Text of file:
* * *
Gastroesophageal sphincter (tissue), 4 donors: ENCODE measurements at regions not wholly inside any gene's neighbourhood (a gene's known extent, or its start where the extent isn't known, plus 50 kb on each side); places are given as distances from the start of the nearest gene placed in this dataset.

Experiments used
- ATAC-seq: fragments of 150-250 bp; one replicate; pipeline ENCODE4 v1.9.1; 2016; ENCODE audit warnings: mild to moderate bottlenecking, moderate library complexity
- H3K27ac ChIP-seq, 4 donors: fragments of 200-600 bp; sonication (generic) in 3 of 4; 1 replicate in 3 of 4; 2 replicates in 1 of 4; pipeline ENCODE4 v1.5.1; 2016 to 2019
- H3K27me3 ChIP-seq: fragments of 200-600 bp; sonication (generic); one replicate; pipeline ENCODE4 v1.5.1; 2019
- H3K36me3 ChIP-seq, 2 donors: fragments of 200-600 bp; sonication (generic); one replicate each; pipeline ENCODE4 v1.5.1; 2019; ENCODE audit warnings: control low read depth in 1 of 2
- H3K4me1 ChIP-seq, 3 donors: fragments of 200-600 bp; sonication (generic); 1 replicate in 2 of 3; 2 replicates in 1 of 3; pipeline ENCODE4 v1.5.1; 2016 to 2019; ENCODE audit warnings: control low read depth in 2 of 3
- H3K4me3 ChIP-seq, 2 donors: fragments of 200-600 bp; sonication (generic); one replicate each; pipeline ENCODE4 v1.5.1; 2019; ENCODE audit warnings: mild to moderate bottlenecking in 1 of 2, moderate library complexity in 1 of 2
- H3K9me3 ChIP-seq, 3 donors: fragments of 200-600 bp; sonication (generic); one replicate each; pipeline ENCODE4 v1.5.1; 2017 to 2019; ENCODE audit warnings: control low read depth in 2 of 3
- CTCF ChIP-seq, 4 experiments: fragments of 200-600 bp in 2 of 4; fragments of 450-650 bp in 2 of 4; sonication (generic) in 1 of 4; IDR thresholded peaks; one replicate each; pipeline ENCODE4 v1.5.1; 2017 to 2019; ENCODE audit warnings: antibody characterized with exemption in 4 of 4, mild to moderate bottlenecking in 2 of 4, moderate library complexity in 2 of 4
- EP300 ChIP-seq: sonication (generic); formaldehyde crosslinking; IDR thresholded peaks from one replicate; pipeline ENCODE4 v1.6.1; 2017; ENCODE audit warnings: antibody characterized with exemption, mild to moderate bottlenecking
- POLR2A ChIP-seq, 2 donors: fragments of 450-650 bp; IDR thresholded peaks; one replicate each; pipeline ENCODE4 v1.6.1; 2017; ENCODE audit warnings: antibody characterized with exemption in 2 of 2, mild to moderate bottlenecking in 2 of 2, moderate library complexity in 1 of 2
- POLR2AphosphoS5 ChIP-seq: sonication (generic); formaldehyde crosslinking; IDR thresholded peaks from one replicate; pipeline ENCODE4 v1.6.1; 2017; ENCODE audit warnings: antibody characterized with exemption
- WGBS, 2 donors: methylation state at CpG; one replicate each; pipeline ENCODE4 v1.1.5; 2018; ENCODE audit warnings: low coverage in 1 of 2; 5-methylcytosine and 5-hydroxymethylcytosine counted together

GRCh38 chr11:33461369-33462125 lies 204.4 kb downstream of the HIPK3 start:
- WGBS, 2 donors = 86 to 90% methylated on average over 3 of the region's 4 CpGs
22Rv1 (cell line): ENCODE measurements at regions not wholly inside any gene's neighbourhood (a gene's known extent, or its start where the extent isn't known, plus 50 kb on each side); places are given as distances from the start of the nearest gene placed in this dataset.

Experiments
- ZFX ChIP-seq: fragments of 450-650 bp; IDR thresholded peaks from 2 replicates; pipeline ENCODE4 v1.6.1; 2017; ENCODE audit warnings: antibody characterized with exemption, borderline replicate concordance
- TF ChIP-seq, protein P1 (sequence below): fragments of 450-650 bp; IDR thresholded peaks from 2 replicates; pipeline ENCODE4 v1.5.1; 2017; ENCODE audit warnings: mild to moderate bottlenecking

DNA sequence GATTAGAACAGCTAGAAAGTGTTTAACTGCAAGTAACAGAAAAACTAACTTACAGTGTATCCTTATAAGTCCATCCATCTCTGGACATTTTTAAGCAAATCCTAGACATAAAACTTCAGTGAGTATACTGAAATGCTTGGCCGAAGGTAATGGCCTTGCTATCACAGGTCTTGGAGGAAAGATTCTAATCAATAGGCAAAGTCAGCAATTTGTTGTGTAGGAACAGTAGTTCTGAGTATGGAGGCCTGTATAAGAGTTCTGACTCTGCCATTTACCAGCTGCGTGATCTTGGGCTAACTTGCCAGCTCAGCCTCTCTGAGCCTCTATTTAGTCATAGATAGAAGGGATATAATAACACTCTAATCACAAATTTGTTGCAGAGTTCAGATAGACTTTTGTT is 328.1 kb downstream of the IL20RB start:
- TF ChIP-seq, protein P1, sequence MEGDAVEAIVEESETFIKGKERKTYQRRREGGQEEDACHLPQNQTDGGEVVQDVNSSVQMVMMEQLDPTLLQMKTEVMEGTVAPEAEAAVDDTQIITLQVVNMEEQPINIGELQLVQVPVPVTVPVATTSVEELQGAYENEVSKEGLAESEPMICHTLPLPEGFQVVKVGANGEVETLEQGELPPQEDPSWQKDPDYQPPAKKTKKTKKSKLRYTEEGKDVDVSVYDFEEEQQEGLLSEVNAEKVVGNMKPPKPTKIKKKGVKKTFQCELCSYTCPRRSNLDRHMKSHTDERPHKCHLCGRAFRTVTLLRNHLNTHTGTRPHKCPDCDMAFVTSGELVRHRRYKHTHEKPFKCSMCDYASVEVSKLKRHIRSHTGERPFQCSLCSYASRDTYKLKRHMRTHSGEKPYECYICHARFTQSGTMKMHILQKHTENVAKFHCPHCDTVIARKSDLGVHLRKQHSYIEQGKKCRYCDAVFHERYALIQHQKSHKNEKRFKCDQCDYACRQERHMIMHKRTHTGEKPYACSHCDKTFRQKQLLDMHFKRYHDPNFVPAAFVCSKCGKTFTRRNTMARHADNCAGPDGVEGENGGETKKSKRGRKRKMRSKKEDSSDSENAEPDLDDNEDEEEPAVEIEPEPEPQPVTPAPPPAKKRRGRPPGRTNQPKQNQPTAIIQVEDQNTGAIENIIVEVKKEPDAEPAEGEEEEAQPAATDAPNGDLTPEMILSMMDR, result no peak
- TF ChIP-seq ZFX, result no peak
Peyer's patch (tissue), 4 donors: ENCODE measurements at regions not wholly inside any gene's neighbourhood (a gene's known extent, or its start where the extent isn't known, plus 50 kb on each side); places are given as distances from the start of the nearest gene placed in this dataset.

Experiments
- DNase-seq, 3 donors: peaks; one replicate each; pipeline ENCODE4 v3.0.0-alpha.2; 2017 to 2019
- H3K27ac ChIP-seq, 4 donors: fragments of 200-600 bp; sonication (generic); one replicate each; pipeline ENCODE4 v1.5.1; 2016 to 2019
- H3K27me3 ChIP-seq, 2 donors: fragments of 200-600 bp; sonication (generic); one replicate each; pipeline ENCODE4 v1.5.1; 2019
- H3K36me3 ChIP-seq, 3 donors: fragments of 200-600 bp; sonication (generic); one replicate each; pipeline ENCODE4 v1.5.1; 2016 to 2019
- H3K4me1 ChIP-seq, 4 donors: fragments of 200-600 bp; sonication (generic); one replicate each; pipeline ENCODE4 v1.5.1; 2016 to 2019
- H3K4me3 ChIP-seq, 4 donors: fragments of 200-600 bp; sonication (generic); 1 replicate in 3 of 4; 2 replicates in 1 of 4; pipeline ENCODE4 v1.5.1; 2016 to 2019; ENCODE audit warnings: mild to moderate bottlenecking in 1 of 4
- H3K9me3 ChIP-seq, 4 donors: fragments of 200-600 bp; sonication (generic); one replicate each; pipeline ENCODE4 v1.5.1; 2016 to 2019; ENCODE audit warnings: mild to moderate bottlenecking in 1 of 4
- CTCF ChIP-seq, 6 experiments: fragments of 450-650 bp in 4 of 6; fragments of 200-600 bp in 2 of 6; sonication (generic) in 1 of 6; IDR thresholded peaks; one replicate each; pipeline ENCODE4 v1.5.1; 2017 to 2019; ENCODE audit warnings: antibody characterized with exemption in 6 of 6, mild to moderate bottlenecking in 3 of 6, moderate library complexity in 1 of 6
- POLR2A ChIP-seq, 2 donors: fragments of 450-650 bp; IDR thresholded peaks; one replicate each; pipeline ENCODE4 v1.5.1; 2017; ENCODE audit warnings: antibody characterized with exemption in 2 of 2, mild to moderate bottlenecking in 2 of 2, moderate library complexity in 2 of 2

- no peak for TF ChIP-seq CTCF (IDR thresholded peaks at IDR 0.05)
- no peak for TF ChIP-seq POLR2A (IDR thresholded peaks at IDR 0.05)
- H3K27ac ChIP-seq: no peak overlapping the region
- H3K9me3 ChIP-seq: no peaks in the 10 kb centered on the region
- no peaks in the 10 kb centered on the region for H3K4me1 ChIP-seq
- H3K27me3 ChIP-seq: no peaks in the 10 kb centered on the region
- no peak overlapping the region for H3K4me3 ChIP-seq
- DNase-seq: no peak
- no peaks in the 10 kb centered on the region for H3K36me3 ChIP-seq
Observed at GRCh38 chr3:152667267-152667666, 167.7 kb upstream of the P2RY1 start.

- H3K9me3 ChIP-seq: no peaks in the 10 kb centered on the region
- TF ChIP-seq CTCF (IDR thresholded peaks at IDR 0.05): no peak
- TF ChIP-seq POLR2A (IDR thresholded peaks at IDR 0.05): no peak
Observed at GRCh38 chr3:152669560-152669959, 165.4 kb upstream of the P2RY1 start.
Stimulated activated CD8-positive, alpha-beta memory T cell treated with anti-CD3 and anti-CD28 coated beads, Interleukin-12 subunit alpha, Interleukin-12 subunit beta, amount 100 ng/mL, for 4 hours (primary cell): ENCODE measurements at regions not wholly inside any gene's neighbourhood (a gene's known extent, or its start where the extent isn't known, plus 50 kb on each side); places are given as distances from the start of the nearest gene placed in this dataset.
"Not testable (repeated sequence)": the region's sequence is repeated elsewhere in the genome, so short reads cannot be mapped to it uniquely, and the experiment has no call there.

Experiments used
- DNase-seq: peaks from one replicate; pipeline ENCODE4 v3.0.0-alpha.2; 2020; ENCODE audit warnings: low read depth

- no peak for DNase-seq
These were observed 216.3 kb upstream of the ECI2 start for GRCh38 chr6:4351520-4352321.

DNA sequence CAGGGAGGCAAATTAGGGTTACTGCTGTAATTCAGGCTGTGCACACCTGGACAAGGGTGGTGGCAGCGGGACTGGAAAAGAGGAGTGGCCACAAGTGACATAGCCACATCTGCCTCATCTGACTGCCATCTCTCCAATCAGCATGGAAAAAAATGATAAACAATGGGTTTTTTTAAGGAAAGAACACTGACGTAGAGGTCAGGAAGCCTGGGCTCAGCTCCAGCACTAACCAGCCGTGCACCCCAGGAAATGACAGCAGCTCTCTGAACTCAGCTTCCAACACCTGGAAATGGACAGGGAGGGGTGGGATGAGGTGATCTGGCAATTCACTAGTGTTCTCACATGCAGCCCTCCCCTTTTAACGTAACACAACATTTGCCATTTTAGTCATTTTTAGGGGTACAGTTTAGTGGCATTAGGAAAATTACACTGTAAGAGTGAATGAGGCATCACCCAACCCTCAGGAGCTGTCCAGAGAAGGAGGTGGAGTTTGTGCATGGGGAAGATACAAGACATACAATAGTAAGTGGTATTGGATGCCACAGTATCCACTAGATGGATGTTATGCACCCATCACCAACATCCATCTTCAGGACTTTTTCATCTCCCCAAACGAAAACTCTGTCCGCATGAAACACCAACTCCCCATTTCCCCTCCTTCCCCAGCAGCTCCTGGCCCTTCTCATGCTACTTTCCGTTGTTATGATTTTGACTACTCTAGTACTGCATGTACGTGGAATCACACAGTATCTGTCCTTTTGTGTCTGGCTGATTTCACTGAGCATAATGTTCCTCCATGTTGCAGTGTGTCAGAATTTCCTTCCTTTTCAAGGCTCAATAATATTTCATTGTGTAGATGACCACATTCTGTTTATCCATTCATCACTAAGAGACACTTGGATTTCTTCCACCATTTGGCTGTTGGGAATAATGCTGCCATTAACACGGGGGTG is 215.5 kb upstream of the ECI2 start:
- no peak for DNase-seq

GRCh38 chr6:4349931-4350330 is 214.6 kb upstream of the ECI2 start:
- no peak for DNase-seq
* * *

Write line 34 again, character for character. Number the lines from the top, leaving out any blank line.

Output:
- POLR2A ChIP-seq, 2 donors: fragments of 450-650 bp; IDR thresholded peaks; one replicate each; pipeline ENCODE4 v1.5.1; 2017; ENCODE audit warnings: antibody characterized with exemption in 2 of 2, mild to moderate bottlenecking in 2 of 2, moderate library complexity in 2 of 2